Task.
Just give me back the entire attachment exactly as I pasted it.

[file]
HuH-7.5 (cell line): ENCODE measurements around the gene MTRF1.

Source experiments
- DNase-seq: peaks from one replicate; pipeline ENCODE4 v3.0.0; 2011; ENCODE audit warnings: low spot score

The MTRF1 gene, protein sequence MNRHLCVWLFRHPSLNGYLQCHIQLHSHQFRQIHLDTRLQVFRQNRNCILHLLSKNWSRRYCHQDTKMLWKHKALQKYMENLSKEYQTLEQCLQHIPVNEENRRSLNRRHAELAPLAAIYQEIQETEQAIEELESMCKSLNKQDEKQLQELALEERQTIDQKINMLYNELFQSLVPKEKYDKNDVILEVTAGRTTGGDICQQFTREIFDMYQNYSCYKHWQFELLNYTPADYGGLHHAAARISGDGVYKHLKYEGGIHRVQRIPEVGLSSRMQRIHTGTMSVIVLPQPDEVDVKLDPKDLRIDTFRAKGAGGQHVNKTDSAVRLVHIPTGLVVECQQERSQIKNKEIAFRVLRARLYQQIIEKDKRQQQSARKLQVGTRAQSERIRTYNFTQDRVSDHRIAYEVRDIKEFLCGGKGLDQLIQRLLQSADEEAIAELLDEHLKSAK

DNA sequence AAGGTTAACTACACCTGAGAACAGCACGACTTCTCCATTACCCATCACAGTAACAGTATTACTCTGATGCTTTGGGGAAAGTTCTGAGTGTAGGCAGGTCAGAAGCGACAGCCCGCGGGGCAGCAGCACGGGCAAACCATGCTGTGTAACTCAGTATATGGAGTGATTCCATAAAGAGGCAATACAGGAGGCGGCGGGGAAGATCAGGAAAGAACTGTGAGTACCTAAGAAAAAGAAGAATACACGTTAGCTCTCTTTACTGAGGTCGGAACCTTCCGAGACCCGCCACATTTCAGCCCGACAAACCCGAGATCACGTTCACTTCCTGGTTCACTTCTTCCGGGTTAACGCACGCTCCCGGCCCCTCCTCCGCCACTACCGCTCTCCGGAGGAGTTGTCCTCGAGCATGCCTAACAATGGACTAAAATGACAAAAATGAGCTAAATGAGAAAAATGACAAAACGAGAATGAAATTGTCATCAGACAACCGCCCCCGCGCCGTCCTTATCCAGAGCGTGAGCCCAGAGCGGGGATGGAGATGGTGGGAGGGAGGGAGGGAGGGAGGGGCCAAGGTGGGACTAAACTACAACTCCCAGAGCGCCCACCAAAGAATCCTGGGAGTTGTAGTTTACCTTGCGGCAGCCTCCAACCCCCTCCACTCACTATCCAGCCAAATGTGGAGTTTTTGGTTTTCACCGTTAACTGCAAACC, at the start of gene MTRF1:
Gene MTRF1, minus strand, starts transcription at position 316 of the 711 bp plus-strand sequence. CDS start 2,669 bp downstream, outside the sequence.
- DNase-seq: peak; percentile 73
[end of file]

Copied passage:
HuH-7.5 (cell line): ENCODE measurements around the gene MTRF1.

Source experiments
- DNase-seq: peaks from one replicate; pipeline ENCODE4 v3.0.0; 2011; ENCODE audit warnings: low spot score

The MTRF1 gene, protein sequence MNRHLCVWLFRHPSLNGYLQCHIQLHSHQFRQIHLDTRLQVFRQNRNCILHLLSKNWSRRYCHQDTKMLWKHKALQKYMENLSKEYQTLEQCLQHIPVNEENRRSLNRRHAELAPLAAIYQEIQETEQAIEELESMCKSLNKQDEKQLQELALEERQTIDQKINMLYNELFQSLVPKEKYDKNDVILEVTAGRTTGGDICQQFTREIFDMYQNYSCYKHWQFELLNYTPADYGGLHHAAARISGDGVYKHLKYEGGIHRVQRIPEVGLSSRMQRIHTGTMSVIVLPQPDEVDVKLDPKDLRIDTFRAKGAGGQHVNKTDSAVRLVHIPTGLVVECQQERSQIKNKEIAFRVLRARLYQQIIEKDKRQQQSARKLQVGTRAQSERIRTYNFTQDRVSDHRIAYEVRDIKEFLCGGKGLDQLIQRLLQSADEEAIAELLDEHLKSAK

DNA sequence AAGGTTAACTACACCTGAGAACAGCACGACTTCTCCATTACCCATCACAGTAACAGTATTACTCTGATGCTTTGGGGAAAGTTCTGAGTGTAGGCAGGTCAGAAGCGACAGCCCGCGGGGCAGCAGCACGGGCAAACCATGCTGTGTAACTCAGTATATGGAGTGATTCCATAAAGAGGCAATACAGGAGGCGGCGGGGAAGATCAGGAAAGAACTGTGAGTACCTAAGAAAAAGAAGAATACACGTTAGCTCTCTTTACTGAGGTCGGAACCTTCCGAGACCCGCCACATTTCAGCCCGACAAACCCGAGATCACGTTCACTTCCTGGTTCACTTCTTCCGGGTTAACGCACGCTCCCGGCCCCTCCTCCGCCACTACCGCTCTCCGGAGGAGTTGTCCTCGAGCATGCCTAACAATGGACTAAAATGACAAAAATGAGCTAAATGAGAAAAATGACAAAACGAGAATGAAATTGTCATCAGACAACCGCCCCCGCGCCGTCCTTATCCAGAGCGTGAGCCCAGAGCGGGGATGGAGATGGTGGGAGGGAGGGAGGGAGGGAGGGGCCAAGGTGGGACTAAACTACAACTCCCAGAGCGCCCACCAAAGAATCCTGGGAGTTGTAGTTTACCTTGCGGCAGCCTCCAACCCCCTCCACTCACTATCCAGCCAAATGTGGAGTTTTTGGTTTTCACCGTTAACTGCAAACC, at the start of gene MTRF1:
Gene MTRF1, minus strand, starts transcription at position 316 of the 711 bp plus-strand sequence. CDS start 2,669 bp downstream, outside the sequence.
- DNase-seq: peak; percentile 73